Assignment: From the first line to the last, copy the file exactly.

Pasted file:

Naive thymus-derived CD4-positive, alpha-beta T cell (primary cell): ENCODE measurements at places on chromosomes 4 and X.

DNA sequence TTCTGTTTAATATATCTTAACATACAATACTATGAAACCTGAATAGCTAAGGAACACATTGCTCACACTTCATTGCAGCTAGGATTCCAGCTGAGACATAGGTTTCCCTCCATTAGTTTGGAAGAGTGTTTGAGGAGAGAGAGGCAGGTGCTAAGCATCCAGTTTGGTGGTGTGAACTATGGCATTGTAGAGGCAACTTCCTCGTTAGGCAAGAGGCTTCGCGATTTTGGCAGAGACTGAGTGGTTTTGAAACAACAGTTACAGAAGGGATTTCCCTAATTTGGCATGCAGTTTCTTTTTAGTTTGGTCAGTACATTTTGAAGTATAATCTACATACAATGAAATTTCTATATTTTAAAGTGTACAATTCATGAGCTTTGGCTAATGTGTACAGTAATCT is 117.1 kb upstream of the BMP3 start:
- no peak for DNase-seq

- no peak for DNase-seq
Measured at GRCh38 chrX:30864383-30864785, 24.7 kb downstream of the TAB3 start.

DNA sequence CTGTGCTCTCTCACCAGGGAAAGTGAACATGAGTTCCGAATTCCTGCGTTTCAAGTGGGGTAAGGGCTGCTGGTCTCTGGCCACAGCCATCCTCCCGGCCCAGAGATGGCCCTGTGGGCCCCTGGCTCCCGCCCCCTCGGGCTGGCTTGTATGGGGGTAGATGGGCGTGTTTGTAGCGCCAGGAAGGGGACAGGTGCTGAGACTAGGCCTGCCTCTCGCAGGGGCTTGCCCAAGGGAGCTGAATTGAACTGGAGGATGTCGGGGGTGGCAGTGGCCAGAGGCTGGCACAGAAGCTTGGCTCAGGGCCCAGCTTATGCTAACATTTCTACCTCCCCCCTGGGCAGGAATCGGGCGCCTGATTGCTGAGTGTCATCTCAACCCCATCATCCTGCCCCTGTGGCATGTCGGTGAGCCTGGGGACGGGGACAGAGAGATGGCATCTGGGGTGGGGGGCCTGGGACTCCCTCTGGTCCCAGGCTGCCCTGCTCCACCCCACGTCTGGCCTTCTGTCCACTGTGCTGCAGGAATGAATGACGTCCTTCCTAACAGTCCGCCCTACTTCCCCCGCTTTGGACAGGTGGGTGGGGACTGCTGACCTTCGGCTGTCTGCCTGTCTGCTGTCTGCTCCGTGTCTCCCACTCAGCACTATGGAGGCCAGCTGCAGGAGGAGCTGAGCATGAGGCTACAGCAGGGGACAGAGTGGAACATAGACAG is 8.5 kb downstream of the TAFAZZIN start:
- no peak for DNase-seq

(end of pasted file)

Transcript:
Naive thymus-derived CD4-positive, alpha-beta T cell (primary cell): ENCODE measurements at places on chromosomes 4 and X.

DNA sequence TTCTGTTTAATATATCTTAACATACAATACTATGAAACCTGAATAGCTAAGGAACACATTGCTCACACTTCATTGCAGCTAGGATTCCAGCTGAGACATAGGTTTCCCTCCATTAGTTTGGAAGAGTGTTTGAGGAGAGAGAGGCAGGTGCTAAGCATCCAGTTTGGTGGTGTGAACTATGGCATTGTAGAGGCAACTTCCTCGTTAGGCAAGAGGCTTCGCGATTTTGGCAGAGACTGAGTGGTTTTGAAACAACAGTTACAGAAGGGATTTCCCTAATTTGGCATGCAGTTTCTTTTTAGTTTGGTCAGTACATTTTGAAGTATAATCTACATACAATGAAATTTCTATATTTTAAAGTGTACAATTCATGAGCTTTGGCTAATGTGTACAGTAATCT is 117.1 kb upstream of the BMP3 start:
- no peak for DNase-seq

- no peak for DNase-seq
Measured at GRCh38 chrX:30864383-30864785, 24.7 kb downstream of the TAB3 start.

DNA sequence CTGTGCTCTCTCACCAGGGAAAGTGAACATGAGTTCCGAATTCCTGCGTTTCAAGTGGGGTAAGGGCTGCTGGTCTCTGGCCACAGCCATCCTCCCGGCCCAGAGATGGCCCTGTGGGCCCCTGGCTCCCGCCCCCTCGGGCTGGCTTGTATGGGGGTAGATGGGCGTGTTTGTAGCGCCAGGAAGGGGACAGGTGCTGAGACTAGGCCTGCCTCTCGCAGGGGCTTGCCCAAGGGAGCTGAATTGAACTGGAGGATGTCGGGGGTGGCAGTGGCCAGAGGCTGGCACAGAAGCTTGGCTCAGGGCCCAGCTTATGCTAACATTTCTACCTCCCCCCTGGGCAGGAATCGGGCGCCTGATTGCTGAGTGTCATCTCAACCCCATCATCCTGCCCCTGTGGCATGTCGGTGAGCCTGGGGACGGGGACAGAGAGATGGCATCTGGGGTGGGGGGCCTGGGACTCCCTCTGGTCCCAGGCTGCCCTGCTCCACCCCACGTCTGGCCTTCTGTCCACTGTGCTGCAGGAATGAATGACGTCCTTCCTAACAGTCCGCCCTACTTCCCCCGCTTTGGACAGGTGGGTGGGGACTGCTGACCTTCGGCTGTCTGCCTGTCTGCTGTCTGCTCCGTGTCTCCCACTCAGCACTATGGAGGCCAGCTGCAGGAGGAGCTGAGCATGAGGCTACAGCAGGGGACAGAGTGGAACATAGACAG is 8.5 kb downstream of the TAFAZZIN start:
- no peak for DNase-seq